You are here

Airbus to continue A400M test flights following crash

Monday, May 11, 2015 - 06:55
FILES5454.jpg
Europe's biggest aerospace company, Airbus, said on Sunday it would continue test flights for the A400M military transport plane after the fatal crash of one of the aircraft on a test flight in Spain.

[MADRID] Europe's biggest aerospace company, Airbus, said on Sunday it would continue test flights for the A400M military transport plane after the fatal crash of one of the aircraft on a test flight in Spain.

Britain, Germany and Turkey grounded their fleets' A400Ms, Europe's new troop and cargo carrier, after the first crash involving Europe's largest defence project, which has already been marred by delays and cost overruns.

France said on Sunday it would limit the use of its six A400Ms to flights of extreme importance.

The next test flight will take place on Tuesday in Toulouse, France, as previously scheduled, a spokesman for the Defence and Space division of Airbus told Reuters on Sunday. "The A400M flight test programme is continuing as planned unless we are presented with evidence that would cause us to stop," he said.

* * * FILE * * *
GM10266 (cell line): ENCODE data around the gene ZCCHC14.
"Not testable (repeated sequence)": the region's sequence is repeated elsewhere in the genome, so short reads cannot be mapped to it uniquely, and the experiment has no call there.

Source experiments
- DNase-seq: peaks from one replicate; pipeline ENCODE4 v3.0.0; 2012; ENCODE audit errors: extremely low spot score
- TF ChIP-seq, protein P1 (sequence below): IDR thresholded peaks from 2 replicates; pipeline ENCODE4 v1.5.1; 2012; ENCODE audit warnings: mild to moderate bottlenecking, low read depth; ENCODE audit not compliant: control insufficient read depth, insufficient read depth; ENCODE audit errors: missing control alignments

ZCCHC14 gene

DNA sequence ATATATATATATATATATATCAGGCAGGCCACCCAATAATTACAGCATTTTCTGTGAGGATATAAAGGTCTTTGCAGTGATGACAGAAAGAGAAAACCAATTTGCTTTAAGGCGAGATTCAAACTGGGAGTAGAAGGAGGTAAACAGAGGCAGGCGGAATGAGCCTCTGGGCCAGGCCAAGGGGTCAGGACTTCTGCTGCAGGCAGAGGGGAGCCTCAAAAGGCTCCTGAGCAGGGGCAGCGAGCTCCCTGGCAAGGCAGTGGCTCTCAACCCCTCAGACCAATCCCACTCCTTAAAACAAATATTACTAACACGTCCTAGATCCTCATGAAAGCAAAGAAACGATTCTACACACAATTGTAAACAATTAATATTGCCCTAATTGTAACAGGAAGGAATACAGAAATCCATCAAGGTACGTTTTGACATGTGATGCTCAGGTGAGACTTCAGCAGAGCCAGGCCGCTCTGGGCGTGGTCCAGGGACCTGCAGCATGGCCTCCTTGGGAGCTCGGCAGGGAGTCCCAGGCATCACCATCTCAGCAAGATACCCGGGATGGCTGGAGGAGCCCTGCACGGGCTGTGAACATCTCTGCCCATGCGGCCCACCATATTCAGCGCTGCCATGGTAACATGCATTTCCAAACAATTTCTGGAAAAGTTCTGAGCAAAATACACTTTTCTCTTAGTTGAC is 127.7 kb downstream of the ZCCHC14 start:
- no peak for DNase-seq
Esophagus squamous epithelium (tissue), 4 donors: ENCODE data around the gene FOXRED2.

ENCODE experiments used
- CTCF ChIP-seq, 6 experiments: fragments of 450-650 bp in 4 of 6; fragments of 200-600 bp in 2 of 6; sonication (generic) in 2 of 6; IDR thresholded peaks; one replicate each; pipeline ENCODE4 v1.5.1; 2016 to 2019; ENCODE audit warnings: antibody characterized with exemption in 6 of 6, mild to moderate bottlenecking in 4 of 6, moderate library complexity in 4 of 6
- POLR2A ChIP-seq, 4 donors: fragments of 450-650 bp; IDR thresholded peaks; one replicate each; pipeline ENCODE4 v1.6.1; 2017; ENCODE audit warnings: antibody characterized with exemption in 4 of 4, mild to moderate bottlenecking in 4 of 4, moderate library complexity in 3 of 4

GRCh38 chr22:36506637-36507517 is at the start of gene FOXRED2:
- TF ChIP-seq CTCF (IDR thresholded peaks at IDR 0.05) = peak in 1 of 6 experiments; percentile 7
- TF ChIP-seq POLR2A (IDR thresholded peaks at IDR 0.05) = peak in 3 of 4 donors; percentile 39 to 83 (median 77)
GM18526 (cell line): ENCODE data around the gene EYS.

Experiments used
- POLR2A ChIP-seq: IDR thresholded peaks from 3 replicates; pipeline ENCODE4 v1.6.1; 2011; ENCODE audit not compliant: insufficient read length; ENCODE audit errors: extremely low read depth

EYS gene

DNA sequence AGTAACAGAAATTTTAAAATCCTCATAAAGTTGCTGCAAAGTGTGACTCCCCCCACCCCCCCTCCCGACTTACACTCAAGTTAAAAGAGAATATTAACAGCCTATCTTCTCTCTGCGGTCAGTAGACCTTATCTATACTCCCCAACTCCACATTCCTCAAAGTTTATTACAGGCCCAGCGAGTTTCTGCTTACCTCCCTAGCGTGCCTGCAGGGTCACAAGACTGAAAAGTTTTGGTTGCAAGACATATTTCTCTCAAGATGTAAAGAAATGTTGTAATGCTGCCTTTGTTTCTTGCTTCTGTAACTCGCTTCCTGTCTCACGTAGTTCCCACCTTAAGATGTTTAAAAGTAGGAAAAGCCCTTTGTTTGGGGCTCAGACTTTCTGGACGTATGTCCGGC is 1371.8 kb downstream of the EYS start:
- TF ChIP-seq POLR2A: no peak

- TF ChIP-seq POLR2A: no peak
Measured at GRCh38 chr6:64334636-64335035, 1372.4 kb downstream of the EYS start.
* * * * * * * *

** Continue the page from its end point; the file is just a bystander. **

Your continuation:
The crash killed four of the six Spanish test crew. Two are in hospital with serious injuries. Spanish Prime Minister Mariano Rajoy asked on Saturday for maximum transparency from Airbus during the investigation into the causes of the crash.

Spain said on Sunday it had found the two black boxes from the crashed aircraft and handed them over to investigators. The Spanish government has sent a team to investigate the accident.

The planes, which cost just over 100 million euros (S$149 million) each, are assembled in Seville.

The A400M Atlas was developed for Spain and six other European NATO nations - Belgium, Britain, France, Germany, Luxembourg and Turkey - at a cost of 20 billion euros, making it Europe's biggest single arms contract. It entered service in 2013 after a delay of more than three years.

Problems in delivering the planes on time, and with all the required military features on board, resurfaced last year, triggering a management shake-up and more financial charges.

REUTERS